The capitol of the United States state of Tennessee is the fifth largest city in the United States and is home to many of America’s most famous sites and scenes. Besides being home to the Gibson guitar company and housing offices for all four major music labels (due primarily to the fact that Nashville is the second largest music producing center (second to New York City, New York, USA)), this ‘home of country music’ is home to countless celebrities but on a recent trip to this musical mecca; I found myself wanting to visit just one place: the Nashville Antique Archeology store.
As a long time fan of the TV show “American Pickers”, I was intrigued to see some of the items that Mike and Frank had ‘picked’ throughout the years. I more than anything just wanted to see if it was all real (or was like other reality shows (ie Pawn Stars) was less reality and more of a staged ‘not-so-real’ity show. I was pleased to see that the building was in fact real and upon entering the store began seeing the picked treasured that I had seen on TV. The sad reality of the business was that the store was less of an antique store to most of its visitors and more of a popular tourist destination. A tourist destination that is complete with T-shirts, stickers, mugs and lots of other things that whatever selected portion of the 14.1 million people that visit Nashville annually want to purchase. The extremely popular TV show’s store front is extremely popular with Nashville’s visitors and I fell right into that category (complete with touristy T-shirt and stickers purchases).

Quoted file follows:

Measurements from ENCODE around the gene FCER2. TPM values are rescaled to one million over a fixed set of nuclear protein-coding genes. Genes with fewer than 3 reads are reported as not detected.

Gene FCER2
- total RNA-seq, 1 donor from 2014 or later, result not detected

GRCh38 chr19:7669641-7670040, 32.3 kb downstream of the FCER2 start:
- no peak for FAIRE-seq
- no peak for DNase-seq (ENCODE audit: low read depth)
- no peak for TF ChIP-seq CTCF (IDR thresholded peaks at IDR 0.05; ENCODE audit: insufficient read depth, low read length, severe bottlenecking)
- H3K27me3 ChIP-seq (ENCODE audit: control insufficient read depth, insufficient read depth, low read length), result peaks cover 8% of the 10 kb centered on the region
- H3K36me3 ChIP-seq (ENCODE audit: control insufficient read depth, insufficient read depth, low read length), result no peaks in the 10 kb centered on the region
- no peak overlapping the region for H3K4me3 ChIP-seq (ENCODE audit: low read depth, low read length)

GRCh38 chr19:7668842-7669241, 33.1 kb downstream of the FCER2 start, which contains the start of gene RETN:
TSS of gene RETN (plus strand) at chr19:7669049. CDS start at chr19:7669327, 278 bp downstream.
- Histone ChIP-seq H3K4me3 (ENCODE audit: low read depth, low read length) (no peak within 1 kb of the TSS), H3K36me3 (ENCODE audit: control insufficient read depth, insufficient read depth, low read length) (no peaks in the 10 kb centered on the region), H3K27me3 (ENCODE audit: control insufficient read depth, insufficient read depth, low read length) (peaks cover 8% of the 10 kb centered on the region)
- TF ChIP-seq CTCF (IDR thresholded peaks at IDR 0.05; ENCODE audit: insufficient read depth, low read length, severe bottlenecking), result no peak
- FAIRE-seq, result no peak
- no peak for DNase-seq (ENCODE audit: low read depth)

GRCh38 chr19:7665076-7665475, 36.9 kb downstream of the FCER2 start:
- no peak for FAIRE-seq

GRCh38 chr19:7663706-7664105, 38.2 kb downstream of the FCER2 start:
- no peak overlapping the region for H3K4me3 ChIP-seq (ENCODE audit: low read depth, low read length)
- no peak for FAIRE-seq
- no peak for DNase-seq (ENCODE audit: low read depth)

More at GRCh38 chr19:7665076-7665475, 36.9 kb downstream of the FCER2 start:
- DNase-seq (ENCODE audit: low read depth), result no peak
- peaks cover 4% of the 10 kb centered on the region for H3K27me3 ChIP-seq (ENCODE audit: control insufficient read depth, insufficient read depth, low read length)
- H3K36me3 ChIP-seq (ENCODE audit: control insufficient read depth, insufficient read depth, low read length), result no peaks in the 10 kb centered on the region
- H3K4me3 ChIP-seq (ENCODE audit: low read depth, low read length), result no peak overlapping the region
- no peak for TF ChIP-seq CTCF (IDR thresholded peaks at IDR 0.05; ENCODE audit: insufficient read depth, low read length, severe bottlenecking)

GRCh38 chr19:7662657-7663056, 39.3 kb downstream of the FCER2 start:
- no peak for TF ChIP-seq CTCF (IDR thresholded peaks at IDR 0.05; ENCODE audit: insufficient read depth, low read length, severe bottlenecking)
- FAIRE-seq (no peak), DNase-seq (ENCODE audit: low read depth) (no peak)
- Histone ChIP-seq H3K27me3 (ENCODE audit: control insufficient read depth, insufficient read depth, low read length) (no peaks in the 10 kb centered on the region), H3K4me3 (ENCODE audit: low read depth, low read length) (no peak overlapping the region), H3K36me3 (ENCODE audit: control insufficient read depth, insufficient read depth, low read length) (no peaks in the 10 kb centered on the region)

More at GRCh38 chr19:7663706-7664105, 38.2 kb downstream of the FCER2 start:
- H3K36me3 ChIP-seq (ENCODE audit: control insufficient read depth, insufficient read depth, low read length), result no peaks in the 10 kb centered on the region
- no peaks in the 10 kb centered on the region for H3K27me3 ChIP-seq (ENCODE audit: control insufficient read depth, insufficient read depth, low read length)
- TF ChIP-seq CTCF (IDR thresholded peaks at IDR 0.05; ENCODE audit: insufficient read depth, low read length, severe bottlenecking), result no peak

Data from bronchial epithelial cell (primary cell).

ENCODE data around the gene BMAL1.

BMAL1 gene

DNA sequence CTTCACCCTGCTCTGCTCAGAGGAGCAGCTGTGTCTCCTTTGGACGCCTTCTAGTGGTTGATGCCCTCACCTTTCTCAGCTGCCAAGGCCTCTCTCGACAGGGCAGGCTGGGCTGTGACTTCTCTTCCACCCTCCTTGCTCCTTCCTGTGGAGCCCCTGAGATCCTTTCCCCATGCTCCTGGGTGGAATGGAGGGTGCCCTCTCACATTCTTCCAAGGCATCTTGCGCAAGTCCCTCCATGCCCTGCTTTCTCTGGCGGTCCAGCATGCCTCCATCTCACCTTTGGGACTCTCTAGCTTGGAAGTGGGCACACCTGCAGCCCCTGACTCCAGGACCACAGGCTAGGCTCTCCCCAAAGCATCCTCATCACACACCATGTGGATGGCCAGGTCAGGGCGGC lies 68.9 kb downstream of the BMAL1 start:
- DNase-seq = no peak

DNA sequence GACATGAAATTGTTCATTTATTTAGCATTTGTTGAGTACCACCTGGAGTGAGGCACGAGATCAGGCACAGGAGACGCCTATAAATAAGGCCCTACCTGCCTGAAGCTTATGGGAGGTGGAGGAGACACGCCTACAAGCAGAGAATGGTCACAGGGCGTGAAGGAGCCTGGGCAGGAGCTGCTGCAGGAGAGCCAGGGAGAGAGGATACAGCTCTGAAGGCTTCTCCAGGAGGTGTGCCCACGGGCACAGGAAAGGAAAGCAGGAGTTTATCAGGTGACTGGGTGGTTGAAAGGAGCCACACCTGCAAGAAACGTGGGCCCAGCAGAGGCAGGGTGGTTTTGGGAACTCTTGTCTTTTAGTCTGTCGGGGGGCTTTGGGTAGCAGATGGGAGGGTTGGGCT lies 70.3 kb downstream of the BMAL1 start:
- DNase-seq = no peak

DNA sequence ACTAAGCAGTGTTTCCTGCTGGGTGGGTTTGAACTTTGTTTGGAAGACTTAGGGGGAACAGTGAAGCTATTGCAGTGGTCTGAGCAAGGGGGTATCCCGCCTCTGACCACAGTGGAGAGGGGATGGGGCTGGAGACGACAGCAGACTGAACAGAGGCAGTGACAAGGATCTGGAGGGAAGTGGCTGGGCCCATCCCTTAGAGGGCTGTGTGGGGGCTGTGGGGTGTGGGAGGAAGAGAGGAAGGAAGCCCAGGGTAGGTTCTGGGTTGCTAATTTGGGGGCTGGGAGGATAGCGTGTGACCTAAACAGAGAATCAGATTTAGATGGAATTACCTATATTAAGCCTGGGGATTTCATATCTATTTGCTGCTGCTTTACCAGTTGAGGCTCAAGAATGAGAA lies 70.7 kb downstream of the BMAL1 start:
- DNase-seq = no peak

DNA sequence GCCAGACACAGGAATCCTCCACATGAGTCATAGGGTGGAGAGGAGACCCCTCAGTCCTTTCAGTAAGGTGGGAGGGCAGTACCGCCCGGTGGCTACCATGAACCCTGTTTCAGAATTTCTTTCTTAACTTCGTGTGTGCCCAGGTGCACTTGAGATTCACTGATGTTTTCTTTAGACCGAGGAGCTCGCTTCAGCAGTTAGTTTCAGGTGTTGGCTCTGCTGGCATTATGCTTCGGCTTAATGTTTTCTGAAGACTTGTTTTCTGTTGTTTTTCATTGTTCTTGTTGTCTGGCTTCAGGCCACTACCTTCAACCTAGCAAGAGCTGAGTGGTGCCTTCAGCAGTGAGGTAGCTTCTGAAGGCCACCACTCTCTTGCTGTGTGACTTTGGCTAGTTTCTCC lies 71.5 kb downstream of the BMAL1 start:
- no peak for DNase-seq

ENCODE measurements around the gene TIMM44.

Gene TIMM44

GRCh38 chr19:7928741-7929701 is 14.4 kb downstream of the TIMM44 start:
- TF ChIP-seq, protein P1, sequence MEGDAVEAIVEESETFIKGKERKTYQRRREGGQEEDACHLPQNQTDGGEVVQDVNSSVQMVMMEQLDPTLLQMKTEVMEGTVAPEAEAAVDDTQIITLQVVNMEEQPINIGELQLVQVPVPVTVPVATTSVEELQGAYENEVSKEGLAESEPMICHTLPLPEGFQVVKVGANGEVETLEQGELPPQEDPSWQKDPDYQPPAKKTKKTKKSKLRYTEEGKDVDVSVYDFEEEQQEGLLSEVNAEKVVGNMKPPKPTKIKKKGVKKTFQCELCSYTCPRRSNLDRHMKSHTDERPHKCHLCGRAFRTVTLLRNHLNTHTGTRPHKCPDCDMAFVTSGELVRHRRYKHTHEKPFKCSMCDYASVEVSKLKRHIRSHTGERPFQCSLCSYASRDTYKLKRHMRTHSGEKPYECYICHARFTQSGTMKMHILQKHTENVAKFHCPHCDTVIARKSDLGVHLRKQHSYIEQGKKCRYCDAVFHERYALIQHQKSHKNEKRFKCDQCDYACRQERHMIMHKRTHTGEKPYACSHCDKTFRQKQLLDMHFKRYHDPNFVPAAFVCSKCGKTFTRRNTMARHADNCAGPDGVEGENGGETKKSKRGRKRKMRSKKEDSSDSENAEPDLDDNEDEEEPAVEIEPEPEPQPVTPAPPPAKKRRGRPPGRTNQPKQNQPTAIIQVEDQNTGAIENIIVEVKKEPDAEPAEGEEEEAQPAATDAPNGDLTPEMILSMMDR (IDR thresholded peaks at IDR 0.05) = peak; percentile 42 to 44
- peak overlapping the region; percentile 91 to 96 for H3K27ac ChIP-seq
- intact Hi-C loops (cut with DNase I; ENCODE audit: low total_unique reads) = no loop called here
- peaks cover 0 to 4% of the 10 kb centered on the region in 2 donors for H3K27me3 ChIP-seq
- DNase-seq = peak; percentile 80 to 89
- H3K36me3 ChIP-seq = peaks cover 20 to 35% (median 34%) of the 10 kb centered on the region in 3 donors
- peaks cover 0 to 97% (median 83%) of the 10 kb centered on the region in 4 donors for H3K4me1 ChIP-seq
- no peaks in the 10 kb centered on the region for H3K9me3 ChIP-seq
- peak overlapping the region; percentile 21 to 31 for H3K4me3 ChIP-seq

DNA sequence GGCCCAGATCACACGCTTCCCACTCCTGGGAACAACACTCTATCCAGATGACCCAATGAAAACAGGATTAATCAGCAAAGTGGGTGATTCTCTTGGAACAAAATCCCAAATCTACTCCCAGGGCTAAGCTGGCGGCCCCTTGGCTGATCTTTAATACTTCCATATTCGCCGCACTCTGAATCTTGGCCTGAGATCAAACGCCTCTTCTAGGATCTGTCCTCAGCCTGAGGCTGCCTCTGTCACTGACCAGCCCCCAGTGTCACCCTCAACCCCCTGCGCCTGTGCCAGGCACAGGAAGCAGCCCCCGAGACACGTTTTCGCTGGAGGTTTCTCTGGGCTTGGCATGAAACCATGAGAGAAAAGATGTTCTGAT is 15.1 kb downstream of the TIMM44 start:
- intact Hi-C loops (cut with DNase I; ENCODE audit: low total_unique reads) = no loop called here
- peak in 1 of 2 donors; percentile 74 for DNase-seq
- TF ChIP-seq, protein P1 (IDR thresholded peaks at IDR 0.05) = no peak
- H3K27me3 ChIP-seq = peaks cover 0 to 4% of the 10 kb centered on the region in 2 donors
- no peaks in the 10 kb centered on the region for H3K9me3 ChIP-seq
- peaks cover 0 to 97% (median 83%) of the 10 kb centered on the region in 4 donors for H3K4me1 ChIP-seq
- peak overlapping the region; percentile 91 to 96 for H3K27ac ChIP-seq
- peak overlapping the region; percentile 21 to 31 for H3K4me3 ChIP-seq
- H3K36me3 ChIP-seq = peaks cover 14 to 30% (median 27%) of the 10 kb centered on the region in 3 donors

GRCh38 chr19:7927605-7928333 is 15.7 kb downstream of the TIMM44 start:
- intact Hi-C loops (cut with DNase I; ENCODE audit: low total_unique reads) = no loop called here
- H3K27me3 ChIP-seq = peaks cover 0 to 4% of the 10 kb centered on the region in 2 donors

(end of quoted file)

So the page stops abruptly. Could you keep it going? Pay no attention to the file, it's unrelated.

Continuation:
As you can see, the items that they have picked during the shows duration are real (although priced ridiculously high) and as far as I can tell (added to the ten minutes I spent researching on Google); the show is actually real. So…thank you Mike and Frank. You keep on picking America, and I’ll keep watching. Now I just have to figure out an excuse to go to Iowa. 🙂
Love, peace, and chicken grease;